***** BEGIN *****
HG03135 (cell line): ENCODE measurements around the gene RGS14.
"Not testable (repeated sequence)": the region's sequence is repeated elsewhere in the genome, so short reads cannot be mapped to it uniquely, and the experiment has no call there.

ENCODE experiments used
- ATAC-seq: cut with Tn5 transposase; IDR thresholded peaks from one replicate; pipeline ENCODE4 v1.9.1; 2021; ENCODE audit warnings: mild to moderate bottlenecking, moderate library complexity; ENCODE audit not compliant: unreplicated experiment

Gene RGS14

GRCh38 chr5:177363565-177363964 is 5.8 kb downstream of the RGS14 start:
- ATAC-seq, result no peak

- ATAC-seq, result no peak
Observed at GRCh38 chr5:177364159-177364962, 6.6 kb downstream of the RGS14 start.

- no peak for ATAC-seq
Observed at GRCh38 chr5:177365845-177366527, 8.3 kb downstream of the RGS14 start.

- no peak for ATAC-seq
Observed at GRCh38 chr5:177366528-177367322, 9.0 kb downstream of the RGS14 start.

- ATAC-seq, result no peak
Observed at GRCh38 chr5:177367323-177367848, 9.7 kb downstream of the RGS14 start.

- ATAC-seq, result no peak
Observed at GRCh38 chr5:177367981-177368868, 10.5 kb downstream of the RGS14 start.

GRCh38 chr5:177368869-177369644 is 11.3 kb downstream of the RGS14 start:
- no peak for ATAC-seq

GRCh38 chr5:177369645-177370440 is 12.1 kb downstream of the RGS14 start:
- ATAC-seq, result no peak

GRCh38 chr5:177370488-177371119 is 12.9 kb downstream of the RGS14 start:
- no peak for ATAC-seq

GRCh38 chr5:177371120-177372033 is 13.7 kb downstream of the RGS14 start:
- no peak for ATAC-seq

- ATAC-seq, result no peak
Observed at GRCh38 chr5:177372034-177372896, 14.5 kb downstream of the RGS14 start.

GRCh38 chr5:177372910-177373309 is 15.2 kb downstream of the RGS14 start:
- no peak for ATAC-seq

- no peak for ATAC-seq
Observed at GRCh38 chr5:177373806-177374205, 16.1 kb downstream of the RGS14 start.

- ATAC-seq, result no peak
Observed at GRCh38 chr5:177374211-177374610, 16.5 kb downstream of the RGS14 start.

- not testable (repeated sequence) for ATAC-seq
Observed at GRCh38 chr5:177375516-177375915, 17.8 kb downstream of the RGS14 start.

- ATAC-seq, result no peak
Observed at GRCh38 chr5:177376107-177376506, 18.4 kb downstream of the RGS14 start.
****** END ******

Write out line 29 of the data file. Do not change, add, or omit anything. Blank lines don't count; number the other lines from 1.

- no peak for ATAC-seq